THIS week's announcement that aged care sector workers will receive a pay increase of between $4 and $7 an hour is an historic breakthrough on a number of fronts.

And it will force a look at other aspects of society where people quietly and loyally go about essential work but receive quite low wages.

Memories of my first year as an MP are still vivid. One 2005 visitor to my office told me she had worked in rest homes for more than 30 years but was still receiving just $11.66 an hour before tax -- at the time that was just 35 cents above the minimum wage.

This is round-the-clock hard work, both physically and mentally demanding on every day of the year, so I am pleased to see all this come together.

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That term "doing God's work" is a worthy one but perhaps doesn't cut it when you think how little an hourly rate of $16 will purchase at the supermarket checkout.

As a society, we all wax on about how important good aged care is, yet we have underpaid a big group of workers for generations. This move addresses pay inequity for a mainly female workforce who do such wonderful work and who will now get a degree of recognition for their skills and experience.

I hope that, in all of this, the other advancements for carers have not been forgotten, either.

Since this Government has been in office we have been able to settle the issue of payments of carers who, by necessity, have to stay on-site overnight as part of the care that they offer. We were also able to implement travel time allowances for in-home carers.

I feel particularly close to the aged care professionals, and I offer my congratulations to Kristine Bartlett from Lower Hutt who, five years ago, had the courage of her convictions to speak up on behalf of fellow workers and say, essentially: "We are professional carers and we are being underpaid, probably because most of us are female."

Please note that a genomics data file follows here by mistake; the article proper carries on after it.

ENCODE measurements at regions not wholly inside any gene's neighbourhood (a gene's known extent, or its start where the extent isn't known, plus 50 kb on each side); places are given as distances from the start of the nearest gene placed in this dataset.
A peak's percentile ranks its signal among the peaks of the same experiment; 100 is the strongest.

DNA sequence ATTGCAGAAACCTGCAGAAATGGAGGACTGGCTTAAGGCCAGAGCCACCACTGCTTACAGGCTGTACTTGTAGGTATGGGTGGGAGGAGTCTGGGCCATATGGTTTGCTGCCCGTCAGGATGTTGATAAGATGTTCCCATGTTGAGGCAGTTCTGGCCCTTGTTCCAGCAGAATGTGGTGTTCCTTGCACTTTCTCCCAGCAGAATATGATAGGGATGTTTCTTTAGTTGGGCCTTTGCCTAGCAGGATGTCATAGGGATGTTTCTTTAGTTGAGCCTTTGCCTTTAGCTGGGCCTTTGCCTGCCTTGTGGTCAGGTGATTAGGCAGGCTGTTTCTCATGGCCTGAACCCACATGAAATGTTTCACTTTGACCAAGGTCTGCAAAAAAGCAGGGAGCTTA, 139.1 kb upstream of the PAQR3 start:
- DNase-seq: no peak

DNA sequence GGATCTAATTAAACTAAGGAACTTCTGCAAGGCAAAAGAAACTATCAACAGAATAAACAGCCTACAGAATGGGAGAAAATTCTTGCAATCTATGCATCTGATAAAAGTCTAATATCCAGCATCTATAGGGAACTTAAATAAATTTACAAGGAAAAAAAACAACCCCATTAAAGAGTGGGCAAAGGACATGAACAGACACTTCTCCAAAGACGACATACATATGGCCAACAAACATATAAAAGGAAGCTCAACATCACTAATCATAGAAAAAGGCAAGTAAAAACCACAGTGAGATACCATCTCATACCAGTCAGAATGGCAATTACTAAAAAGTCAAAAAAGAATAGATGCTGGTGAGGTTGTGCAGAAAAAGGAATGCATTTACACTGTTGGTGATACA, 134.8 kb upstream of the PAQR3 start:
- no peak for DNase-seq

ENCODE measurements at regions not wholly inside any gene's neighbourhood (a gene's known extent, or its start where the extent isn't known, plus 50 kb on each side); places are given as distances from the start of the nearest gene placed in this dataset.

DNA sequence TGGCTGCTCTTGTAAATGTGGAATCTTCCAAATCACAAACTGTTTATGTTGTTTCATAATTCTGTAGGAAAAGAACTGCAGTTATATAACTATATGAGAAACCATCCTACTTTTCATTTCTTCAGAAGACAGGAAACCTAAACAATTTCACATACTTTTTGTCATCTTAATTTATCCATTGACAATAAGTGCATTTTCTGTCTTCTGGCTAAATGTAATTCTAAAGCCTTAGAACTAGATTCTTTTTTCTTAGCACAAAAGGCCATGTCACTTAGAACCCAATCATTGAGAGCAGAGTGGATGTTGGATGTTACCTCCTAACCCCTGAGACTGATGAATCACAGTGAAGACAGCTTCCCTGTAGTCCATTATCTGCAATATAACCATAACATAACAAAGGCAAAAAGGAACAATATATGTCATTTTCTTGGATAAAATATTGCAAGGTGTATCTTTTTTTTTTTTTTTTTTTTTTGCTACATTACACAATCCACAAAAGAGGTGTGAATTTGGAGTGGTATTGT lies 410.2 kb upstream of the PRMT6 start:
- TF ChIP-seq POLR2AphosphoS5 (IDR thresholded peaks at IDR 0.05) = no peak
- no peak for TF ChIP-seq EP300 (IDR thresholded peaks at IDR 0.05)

Aside from the birth of her children, Kristine describes this week's $2 billion pay deal to be her greatest accomplishment in life.

My family are close to the sector because both my mother and my mother-in-law are in need of care. My mum suffers from dementia and, sadly, no longer knows any of us and requires constant care.

If there is to be any consolation for families who have to watch the steady decline of once energetic and inspirational parents, it's the way their dedicated, typically upbeat caregivers quietly help our loved ones with their daily -- and often hourly -- challenges.

So around 55,000 workers will receive just over 20 per cent extra in their take home pay and, hopefully, this will address the industry's high staff turnover rate. But I definitely think there is another chapter to this story and one which I hope can be completed this year.

Teacher aides and school support workers are another sector I regularly connect with.

As well as being low-paid, they are a vulnerable group. They work with some quite difficult children, and their employment is subject to the vagaries of rising and falling school rolls and sudden transient parent moves.

It's usually a casual arrangement with holiday pay built in, so if a constant pay is opted for, the rate will often fall below the minimum wage.

Most of these people offer added value to school communities, and they often do more than their required hours just to see the job done, be it after-school care, covering library books, attending meetings or helping to fundraise.

This week's announcement for the aged care sector should open thinking about pay equity for these essential contributors to our school communities too.